In recent years, the U.S. Supreme Court has greatly increased its focus on patent law, an area in which the justices once had little interest. Here is a ranking of the court’s 15 most important patent rulings since 2000, including new rules on what can be patented, when injunctions are warranted and what makes an invention obvious.
5. Octane Fitness LLC v. Icon Health & Fitness Inc., Highmark Inc. v. Allcare Health Management Systems Inc.
On the same day last year, the Supreme Court issued these two unanimous decisions making it easier for courts to award attorneys’ fees when patent cases are found to be meritless, ending long-standing Federal Circuit rules that set a high bar for winning fees.
In Octane, Justice Sonia Sotomayor wrote that the Federal Circuit was wrong to hold that fees can only be awarded when the losing party’s position was “objectively baseless” and “brought in subjective bad faith.” Instead, she held that judges can award fees when the judge finds that a case simply “stands out from others.”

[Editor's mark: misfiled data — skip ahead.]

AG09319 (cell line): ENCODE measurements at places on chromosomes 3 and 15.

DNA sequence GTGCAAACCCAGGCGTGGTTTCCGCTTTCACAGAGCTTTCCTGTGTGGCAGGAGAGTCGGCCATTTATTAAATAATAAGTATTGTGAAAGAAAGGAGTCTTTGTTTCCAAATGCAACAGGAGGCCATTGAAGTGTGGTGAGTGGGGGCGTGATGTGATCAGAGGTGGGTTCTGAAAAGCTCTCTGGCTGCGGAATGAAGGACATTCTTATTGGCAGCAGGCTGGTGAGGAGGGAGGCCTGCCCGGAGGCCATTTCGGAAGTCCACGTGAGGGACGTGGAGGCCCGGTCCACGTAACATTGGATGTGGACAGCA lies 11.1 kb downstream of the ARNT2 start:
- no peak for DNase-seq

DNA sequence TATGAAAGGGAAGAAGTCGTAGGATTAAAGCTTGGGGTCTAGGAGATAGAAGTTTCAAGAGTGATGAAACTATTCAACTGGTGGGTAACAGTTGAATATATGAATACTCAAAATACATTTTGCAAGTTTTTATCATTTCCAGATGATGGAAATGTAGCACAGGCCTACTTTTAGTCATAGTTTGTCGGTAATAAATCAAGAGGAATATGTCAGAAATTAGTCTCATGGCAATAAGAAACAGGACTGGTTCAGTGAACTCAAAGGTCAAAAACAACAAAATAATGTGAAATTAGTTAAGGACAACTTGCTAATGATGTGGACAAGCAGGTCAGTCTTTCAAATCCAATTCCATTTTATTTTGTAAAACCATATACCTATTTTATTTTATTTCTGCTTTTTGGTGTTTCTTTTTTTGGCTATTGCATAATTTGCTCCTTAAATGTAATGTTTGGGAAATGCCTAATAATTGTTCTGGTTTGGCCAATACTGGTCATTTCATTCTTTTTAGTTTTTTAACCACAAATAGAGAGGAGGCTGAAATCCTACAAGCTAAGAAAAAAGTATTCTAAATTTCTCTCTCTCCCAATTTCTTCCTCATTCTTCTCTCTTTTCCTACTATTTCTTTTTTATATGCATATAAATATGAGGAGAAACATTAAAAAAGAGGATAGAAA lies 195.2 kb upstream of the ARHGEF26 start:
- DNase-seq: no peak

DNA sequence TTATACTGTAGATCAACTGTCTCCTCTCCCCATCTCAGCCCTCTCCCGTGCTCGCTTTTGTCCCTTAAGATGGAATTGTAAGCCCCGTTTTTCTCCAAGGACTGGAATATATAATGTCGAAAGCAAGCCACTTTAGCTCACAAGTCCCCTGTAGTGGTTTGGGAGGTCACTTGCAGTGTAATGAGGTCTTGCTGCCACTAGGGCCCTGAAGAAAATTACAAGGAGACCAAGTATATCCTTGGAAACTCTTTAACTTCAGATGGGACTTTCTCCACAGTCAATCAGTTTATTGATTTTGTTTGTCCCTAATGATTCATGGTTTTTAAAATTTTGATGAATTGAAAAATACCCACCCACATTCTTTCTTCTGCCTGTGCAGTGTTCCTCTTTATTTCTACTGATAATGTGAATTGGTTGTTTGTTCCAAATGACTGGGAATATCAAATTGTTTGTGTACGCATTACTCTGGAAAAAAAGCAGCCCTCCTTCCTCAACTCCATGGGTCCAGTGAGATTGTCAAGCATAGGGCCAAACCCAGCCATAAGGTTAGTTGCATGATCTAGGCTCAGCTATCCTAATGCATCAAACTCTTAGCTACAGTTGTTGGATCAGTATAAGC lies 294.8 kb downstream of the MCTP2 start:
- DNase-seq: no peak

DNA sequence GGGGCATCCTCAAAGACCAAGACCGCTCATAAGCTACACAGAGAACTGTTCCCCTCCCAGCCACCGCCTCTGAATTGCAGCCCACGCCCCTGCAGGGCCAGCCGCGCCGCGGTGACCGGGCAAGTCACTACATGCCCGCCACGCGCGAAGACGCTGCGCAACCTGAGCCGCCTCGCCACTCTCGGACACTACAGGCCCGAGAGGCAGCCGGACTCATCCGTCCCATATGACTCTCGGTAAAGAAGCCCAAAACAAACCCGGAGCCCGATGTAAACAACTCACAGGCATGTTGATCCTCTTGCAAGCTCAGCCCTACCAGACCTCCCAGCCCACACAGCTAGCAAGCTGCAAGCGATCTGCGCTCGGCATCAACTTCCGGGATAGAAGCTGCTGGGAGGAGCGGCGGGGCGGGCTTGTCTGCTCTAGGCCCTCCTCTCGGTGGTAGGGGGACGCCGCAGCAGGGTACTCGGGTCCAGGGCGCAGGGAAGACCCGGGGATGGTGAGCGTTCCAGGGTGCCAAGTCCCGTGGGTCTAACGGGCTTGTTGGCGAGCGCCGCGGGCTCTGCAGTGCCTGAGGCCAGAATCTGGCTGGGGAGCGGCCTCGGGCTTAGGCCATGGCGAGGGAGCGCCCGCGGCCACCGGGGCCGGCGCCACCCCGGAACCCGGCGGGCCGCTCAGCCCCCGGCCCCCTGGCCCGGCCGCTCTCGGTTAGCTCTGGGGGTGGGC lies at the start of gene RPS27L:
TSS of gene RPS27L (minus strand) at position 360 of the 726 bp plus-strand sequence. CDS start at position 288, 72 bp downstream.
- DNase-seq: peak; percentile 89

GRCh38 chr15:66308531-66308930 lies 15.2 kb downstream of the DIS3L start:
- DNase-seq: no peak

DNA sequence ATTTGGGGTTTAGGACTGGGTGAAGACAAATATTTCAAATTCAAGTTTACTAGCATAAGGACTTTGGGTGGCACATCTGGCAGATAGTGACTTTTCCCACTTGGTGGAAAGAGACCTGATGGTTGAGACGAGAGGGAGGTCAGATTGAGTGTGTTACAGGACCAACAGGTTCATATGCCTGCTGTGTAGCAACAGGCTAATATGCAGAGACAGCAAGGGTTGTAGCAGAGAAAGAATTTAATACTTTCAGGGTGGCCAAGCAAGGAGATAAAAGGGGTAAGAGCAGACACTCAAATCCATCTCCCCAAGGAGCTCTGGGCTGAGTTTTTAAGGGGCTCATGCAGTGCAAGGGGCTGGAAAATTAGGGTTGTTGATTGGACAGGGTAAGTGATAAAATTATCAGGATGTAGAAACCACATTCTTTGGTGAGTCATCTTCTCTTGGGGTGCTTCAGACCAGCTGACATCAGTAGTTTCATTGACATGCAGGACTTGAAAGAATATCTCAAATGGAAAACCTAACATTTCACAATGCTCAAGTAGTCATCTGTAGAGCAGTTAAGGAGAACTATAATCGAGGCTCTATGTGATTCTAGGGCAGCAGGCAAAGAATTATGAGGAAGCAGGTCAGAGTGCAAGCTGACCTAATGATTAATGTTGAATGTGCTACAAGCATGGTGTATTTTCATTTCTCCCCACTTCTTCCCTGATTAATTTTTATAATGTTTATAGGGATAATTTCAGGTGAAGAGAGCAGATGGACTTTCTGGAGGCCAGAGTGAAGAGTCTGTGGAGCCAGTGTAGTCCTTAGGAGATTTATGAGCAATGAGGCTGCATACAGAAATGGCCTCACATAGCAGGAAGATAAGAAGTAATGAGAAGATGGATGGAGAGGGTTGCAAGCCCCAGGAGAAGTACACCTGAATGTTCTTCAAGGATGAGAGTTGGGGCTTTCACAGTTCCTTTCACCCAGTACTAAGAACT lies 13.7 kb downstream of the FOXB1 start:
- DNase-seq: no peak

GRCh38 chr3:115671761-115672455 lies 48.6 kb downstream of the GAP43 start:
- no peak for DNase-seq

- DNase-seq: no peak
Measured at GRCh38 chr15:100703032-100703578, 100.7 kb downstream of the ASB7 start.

In Highmark, she wrote that the Federal Circuit can no longer review fee awards afresh on appeal and must instead give deference to such rulings.
The decisions, particularly Octane, have been cited repeatedly over the past year as prevailing parties in patent cases try to recover their fees.